Here’s where you learn about your audience. For example, you can see how many viewers are unique, how many are subscribed versus unsubscribed and obtain demographic information such as the countries and ages of your audience.


This tool lets you search for keywords and see what people are searching for. In addition, you can see what your viewers are searching for as well. This tab can help you develop better keywords to bring your audience to you.

Advanced Mode

In Advanced Mode, you can see many more features. For example, you can see the traffic source, subscription source, subtitles, and more.

Many of the features in Advanced Mode may be irrelevant to your channel, but they are still worth checking out.

What Analytics Matter?

As you soon learn, YouTube gives you a lot of analytics, which is a good thing. After all, knowledge is power. But sometimes, you may feel overwhelmed by just how much analytics there is that you don’t know where to begin.

Because of this, you should focus on a select few analytics, especially if you’re getting started. So let’s look at some analytics that matter.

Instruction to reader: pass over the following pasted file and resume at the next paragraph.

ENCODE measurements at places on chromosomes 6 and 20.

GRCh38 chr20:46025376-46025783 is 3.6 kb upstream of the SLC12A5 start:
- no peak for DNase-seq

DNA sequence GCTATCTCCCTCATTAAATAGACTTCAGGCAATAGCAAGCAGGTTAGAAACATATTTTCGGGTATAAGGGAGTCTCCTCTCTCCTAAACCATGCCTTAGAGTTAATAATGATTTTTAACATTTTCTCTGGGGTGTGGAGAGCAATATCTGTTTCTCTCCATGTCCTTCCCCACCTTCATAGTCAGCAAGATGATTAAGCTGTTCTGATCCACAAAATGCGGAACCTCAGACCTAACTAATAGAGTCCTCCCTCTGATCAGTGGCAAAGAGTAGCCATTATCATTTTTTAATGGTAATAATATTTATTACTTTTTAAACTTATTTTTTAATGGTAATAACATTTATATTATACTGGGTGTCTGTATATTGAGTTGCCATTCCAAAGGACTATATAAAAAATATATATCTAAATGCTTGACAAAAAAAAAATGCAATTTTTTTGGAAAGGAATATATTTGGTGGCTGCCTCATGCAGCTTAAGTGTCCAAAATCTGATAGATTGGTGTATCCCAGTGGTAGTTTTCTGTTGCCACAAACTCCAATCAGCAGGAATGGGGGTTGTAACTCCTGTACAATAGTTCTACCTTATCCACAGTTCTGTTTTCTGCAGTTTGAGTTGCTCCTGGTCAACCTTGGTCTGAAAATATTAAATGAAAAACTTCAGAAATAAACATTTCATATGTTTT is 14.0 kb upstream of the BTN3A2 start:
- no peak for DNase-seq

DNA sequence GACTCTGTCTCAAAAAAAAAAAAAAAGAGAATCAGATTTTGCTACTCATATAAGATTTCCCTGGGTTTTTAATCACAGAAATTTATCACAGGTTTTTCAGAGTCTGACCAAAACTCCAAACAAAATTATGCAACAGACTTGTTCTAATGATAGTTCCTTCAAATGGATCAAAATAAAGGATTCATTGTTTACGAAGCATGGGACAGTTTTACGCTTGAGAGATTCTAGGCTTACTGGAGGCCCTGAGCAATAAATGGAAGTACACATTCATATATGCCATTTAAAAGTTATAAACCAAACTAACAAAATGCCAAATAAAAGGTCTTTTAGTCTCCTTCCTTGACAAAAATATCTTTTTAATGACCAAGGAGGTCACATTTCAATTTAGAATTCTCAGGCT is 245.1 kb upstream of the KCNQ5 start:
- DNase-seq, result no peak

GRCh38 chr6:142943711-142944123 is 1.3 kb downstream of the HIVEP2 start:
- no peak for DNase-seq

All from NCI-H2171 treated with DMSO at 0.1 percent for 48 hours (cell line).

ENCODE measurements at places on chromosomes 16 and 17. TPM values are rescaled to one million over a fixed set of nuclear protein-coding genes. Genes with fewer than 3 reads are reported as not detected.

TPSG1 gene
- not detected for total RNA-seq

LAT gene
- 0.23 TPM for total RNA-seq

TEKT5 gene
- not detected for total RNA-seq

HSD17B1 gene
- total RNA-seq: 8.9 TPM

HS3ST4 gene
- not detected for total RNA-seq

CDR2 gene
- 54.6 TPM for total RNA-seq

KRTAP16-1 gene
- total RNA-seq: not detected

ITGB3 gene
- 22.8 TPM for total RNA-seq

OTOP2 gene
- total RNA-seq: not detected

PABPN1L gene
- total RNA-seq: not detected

One of the critical steps in any business plan is to figure out your demographics. Knowing your audience’s age, gender, and location can give you a good idea of where to start marketing your videos. For example, use Facebook if middle-aged housewives enjoy your videos. Meanwhile, TikTok may be a good idea if your audience is under 25.

Demographics can also encourage you to change your content. For example, if you see that your audience is coming from India, yet you’re trying to market to US audiences, there’s something wrong you need to change.

Unique Viewers

Unique viewers describe audience members who consistently watch your videos. In addition, you can also see how many returning viewers you have.